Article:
More women* across the nation are set to benefit from being physically active during and after pregnancy, as ukactive and Sport England announce the results of the This Mum Moves pilot project and plans for its expansion.

This Mum Moves was created to support women to continue to enjoy and benefit from an active lifestyle ‘during pregnancy and after childbirth’ by enabling and upskilling healthcare professionals to confidently promote and provide advice around physical activity within routine pre and postnatal care.

ukactive launched the project in 2018 alongside several national partners, supported by National Lottery funding and Sport England.

During a three-year pilot, This Mum Moves worked with NHS trusts in Sheffield, Sunderland, Plymouth, Cambridge, and Bexley, to deliver training to more than 400 healthcare professionals.

An independent evaluation by the Centre for Sport, Physical Education and Activity Research at Canterbury Christ Church University showed that following This Mum Moves training:

  • 85% of healthcare professionals were ‘committed’ or ‘highly committed’ to apply what they had learned into practice.
  • 81% felt confident to start a conversation with women about physical activity during and after pregnancy.
  • 76% of healthcare professionals ‘often’ or ‘always’ provided physical activity advice to women during and after pregnancy.
  • 97% of healthcare professionals said they would recommend This Mum Moves training to a friend or colleague.

Following the piloting of training materials and resources, ukactive and Sport England have established a sustainable model which now will be taken forward by project partners, The Active Pregnancy Foundation and the Institute of Health Visiting.

The offer will also be expanded to wider workforces, including fitness professionals, recognising that conversations by healthcare professionals have the potential to open doors to discussion across organisations, and in consultation with other professionals.

Huw Edwards, CEO of ukactive, said:

“We want to ensure every pregnant woman and new mum has access to support about being active during this time, so it’s great to know This Mum Moves is helping healthcare and fitness professionals to deliver it.

“Our findings show This Mum Moves is helping to build the knowledge, confidence and motivation for healthcare professionals to have these conversations with women, so that more mums feel supported to be active for the health of mother and child.

“We are excited to see the Active Pregnancy Foundation and Institute of Health Visiting grow this model and reach more communities.”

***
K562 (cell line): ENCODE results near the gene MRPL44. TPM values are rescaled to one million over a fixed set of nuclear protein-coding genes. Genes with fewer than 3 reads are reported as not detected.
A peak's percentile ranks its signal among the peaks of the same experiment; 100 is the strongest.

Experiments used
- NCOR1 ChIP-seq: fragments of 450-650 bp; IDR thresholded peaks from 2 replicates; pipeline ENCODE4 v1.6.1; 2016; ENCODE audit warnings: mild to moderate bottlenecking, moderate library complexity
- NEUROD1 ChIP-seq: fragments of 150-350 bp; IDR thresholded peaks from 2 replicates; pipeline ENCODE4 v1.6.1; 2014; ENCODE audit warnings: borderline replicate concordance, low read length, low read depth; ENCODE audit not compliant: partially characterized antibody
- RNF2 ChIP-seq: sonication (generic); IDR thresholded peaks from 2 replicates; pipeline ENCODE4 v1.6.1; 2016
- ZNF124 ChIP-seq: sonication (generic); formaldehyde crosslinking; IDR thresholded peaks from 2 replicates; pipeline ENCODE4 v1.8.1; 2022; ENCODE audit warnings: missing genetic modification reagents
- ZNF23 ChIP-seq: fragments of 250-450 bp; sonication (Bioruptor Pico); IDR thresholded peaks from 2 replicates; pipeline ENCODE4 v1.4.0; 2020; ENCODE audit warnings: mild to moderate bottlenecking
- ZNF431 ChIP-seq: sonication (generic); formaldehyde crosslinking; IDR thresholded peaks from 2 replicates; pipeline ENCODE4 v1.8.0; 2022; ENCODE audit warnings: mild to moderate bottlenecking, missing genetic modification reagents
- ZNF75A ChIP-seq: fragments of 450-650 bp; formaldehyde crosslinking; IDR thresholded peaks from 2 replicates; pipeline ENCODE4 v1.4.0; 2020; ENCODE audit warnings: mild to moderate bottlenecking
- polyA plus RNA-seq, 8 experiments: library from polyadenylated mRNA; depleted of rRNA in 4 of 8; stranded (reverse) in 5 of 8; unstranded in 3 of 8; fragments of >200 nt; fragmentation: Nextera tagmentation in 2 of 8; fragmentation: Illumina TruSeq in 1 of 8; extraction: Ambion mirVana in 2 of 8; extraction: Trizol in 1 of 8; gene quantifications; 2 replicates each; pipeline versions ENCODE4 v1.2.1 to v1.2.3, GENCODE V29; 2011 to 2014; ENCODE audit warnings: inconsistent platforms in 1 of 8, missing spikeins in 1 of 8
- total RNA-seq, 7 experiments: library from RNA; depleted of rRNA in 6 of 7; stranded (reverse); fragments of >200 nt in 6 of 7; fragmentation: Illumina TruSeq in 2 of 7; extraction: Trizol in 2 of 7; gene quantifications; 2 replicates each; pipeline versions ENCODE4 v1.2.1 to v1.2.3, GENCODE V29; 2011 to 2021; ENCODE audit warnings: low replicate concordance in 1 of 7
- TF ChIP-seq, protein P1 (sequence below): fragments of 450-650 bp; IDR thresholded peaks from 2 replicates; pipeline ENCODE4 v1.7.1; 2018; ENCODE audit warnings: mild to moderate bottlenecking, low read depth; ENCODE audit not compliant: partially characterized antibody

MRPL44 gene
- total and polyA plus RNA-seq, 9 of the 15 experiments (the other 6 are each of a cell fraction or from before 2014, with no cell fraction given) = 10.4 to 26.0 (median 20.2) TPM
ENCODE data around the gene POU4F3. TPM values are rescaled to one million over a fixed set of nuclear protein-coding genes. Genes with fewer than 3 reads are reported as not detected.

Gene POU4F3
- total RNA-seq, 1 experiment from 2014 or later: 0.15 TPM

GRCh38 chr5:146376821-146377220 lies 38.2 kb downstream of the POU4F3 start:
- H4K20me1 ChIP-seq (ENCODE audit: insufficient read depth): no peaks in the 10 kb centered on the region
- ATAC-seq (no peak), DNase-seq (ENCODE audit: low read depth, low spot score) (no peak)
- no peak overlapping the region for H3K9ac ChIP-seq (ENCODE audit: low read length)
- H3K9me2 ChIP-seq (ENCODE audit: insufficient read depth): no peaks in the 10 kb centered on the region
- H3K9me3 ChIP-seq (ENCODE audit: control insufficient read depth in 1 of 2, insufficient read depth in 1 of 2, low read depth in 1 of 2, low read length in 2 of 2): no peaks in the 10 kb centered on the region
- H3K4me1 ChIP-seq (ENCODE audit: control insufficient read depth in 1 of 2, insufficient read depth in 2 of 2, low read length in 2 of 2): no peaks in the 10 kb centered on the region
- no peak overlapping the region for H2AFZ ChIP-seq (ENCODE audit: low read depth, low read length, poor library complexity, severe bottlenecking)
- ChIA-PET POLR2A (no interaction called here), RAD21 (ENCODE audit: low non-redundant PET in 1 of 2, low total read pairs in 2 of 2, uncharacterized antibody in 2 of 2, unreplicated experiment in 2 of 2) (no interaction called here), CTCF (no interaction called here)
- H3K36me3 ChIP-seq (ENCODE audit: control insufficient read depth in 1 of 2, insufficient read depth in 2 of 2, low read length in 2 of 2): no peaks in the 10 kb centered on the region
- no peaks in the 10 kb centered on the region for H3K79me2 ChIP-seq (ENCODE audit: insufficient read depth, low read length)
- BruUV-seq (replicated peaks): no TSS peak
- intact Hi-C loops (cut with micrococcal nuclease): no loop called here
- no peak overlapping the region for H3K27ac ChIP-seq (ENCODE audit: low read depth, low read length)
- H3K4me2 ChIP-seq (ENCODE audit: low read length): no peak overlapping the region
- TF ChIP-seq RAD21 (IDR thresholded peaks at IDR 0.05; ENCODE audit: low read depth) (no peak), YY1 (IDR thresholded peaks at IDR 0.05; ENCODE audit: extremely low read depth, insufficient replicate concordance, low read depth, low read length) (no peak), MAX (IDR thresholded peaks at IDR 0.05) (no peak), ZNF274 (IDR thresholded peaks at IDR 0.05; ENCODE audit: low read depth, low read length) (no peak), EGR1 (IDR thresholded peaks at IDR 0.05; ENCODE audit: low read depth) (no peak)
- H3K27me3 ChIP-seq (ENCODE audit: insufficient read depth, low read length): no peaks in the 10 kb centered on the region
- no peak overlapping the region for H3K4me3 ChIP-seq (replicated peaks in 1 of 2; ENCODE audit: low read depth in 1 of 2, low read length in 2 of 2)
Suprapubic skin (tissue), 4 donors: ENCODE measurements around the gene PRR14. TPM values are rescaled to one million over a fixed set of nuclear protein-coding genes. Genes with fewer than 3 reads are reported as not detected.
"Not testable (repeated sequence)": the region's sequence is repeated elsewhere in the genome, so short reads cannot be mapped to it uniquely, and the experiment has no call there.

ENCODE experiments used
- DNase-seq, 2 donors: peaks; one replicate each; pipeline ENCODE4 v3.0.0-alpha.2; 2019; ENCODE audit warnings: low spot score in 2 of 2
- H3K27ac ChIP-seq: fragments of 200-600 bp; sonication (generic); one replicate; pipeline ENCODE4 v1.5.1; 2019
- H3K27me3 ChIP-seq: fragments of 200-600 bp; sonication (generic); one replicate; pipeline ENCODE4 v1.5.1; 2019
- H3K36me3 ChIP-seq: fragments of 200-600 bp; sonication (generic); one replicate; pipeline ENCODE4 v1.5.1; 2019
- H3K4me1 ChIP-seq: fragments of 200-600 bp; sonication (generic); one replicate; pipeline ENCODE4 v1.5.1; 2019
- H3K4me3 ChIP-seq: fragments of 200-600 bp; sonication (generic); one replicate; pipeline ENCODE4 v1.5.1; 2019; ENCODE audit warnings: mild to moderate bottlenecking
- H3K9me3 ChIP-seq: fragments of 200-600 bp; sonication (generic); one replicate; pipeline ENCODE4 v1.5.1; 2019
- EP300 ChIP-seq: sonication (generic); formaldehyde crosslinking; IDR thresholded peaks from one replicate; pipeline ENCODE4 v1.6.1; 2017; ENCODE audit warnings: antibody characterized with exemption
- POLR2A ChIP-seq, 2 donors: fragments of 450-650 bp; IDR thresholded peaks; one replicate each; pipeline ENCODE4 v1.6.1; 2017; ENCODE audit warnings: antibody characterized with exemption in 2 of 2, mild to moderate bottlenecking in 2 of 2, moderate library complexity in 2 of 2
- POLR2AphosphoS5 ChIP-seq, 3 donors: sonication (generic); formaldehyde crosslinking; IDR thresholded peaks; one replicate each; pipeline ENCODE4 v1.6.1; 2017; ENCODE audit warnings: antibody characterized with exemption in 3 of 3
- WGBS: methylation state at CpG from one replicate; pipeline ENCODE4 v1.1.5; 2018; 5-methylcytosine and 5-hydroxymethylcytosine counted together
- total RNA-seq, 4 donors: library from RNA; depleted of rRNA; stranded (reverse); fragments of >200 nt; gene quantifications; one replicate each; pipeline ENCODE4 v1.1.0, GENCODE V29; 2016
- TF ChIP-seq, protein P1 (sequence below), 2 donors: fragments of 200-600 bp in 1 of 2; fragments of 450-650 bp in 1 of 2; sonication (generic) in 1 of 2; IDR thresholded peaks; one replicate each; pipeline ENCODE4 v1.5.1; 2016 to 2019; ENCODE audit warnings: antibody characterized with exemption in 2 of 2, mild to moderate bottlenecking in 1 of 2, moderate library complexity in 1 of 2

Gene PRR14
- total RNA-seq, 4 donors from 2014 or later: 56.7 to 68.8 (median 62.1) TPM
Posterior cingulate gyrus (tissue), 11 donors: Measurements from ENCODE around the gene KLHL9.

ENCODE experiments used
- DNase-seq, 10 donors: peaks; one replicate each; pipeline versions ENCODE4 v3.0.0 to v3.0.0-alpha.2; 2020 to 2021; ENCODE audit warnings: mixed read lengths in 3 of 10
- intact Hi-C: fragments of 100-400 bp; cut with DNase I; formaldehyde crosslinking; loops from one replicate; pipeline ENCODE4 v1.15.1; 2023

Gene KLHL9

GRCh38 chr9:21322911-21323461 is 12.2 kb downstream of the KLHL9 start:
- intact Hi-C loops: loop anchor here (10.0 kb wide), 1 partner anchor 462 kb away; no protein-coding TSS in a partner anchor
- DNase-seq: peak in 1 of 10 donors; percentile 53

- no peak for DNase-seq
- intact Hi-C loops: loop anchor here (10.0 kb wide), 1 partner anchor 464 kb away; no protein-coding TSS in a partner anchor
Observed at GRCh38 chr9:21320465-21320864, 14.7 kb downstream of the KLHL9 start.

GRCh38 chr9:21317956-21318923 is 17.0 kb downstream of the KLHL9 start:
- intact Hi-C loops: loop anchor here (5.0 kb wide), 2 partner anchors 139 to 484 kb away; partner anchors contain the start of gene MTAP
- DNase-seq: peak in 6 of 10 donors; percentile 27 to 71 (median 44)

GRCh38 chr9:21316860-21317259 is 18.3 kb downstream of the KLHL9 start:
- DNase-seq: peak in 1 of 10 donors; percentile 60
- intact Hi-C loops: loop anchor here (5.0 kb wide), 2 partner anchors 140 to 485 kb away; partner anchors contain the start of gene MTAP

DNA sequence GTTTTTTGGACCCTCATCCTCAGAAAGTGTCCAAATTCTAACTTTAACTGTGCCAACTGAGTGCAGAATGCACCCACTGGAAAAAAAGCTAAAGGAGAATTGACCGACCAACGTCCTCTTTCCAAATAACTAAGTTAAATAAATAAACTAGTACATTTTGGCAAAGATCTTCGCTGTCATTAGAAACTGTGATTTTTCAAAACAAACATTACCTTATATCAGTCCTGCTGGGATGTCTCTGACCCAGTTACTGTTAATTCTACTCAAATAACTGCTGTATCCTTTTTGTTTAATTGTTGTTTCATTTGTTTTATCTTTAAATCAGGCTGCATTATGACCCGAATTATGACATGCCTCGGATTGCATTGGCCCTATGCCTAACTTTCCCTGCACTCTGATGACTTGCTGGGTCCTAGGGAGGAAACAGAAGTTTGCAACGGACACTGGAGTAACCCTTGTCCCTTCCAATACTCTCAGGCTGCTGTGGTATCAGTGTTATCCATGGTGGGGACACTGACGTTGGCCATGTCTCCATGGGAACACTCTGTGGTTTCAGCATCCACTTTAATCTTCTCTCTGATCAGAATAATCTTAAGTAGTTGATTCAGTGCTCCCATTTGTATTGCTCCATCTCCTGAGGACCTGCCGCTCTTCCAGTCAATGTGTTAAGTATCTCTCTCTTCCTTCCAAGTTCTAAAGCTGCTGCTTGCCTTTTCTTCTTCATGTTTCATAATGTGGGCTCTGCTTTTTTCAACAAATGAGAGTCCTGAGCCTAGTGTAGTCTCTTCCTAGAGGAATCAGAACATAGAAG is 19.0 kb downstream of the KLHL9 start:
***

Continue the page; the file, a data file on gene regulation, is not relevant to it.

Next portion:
Frances Drury, Head of Activation at Sport England, said:

“During a period of enormous change – like pregnancy and becoming a new mother – being active is very important, as it boosts mental and physical health at a time that can be very challenging.

“Physical activity can be an effective means of reducing rates of postnatal depression among other conditions.  But we know that 74% of pregnant women and new mums have safety concerns in relation to being active – and 64% would be encouraged to continue or to take up activity if they were given guidance or encouragement by a healthcare professional.

“We are delighted that This Mum Moves is expanding to enable more healthcare professionals to support more pregnant women and new mothers.”

Dr Marlize De Vivo, CEO of The Active Pregnancy Foundation, said:

“Physical activity is not simply a tick box at the antenatal booking appointment, it is a means to an end, with the potential to address many pregnancy problems including gestational diabetes, excessive weight gain, high blood pressure problems, and postnatal depression, to name but a few.

“This will not only reduce costs and increase capacity within the maternal care system but also improve women’s quality of life.

“While healthcare professionals have a crucial role in the dissemination of information, we also know that engaging women in active lifestyles requires systemic change and interprofessional collaboration.

“We are therefore excited to be involved in upscaling this project and rolling the offer out to other workforces, including allied and fitness professionals.”

Victoria Gilroy, Head of Projects and Evaluation at the Institute of Health Visiting, said:

“Physical activity has significant benefits for women and their families’ quality of life. Working together to raise awareness in the wider workforce, with those who come into contact with pregnant women and new mothers, is key to ensuring that consistent and timely advice can be offered at all contacts.

“We are delighted to be able to continue developing this important work in partnership with The Active Pregnancy Foundation.”

To find out more about This Mum Moves programme click here.

*Where referring to ‘women’ and ‘mothers’, this should be taken to include people who do not identify as women but who are pregnant.

Upcoming Training Dates:

  • 24 May 2022, 09:00-13:00
  • 21 September 2022, 09:00-13:00
  • Cost: £150.00 (no VAT)

This Mum Moves (TMM) Ambassador Training is a half-day training event that will equip professionals with the knowledge, skills, and confidence to discuss physical activity during pregnancy and after childbirth.

The training is delivered live via Zoom and will provide learners with access to a digital toolkit to support conversations and further learning. It will also provide participants with the resources to facilitate the promotion of physical activity, including cascade and promotional materials. This training has been accredited by the CPD Standards Office and equates to 3 CPD points.

A new resource that will improve conversations about physical activity between patients and healthcare professionals has been launched.

The new digital Moving Medicine tool will help healthcare professionals advise patients on how physical activity can help to manage their conditions, prevent disease and aid recovery.

It is produced by the Faculty of Sport and Exercise Medicine (FSEM) in partnership with Public Health England (PHE) and Sport England with support from National Lottery funding.

Currently one in four of the population in England does less than 30 minutes of moderate intensity physical activity a week and are classified as inactive.

Physical inactivity is in the top 10 greatest causes of ill health nationally, with negative impacts on health, wellbeing, social and economic outcomes for individuals and communities.

The tool focuses on helping to address the most common long term health conditions affecting the population, such as cancer, depression, musculoskeletal pain and type 2 diabetes.